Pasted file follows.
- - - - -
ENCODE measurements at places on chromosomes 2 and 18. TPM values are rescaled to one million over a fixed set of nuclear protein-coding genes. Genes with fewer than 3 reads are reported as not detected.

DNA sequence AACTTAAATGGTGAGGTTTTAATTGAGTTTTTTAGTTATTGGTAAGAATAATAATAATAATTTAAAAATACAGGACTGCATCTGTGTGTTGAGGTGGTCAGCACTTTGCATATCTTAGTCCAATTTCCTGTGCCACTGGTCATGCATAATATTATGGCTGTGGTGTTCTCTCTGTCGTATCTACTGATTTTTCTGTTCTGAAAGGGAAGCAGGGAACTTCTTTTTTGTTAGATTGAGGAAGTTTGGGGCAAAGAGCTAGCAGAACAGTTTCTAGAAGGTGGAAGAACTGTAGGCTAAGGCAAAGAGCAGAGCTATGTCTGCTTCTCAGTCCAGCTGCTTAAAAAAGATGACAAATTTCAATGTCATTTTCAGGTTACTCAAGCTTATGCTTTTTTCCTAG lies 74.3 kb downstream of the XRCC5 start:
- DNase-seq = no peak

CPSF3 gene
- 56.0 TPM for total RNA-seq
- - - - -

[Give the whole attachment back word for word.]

ENCODE measurements at places on chromosomes 2 and 18. TPM values are rescaled to one million over a fixed set of nuclear protein-coding genes. Genes with fewer than 3 reads are reported as not detected.

DNA sequence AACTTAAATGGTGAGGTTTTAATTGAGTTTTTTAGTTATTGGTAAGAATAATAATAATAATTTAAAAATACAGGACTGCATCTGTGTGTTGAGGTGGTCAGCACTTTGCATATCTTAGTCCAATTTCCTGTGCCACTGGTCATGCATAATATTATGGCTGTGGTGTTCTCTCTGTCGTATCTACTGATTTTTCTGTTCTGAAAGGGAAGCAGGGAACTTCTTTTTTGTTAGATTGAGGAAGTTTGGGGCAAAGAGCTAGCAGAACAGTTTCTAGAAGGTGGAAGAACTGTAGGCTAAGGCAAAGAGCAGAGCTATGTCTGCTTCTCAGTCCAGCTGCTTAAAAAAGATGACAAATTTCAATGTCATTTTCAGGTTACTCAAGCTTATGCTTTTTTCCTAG lies 74.3 kb downstream of the XRCC5 start:
- DNase-seq = no peak

CPSF3 gene
- 56.0 TPM for total RNA-seq